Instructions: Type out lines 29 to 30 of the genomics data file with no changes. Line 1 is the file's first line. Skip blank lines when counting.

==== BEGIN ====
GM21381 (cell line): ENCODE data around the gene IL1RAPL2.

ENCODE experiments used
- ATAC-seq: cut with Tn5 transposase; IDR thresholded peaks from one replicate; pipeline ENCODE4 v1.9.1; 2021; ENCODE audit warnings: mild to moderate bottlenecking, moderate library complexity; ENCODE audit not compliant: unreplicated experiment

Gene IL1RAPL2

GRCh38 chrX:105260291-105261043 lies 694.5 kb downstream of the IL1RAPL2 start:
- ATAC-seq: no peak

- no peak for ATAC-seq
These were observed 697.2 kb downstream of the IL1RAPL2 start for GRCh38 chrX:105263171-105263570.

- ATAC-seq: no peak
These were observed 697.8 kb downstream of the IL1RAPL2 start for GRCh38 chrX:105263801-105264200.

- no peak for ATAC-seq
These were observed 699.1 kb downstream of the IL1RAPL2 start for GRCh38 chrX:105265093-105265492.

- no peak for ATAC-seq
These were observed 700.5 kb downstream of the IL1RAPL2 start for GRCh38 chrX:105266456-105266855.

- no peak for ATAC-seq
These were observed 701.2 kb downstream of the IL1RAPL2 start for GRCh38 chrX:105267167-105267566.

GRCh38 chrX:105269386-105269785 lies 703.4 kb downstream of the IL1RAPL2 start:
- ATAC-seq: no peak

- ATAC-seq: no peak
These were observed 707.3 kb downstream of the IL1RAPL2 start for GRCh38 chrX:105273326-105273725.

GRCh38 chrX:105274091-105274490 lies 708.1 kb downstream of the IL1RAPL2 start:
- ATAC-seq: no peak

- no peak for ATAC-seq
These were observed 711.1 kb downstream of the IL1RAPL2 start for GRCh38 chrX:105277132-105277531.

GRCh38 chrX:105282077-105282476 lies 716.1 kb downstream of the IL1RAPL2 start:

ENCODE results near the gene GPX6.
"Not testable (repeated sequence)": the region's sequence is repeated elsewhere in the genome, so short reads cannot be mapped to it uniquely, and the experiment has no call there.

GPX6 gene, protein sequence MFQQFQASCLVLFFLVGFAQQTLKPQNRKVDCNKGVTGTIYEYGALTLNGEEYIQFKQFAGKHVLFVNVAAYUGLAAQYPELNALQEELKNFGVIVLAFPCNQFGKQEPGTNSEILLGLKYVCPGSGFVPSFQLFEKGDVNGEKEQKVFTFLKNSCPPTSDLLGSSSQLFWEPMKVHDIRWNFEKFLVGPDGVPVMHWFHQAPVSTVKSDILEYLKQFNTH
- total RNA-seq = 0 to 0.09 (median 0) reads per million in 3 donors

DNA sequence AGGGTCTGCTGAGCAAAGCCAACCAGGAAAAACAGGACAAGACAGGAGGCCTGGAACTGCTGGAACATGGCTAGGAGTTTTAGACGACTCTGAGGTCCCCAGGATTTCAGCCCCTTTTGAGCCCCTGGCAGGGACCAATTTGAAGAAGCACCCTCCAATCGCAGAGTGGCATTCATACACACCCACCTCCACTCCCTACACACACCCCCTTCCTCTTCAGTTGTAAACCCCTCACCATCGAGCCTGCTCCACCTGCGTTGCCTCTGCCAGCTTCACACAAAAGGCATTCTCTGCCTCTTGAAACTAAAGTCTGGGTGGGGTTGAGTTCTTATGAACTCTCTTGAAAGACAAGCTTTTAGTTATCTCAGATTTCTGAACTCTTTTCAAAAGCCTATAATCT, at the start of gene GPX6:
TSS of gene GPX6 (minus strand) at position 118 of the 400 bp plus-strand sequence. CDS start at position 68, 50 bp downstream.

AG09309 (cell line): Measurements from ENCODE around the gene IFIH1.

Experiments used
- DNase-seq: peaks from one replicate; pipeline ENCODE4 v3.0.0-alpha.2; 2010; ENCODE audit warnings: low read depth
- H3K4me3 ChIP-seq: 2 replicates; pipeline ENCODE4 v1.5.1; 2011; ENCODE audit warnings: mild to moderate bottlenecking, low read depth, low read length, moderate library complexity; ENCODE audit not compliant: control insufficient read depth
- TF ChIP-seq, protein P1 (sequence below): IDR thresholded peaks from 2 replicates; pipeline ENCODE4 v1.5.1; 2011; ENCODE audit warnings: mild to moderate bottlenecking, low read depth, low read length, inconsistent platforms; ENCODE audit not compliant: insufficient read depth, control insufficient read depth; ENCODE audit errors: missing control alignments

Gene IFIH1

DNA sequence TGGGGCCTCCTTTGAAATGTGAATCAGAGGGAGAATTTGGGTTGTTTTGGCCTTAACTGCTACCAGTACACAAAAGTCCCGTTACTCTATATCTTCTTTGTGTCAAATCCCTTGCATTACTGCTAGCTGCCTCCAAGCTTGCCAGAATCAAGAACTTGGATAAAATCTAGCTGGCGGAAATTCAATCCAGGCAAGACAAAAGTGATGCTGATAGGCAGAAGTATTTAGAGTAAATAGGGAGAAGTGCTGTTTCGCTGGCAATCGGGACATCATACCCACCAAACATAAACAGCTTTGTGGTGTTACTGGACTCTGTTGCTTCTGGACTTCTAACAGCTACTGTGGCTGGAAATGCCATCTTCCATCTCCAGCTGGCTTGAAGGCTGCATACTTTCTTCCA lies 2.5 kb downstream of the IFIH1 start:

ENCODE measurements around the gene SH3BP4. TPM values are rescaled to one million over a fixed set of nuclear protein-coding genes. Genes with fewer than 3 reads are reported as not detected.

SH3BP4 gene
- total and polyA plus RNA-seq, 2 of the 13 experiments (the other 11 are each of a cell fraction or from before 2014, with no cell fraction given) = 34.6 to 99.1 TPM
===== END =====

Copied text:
- total RNA-seq = 0 to 0.09 (median 0) reads per million in 3 donors

DNA sequence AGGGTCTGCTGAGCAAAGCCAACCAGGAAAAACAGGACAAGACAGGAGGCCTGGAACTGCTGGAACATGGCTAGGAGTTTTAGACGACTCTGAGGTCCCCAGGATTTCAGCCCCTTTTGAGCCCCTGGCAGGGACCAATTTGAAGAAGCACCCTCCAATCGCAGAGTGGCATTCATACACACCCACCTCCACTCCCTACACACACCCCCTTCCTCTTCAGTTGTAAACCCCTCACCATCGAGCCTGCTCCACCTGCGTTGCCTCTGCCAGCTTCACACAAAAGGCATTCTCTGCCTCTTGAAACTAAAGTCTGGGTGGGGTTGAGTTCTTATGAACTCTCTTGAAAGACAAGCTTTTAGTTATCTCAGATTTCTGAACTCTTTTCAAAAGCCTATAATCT, at the start of gene GPX6: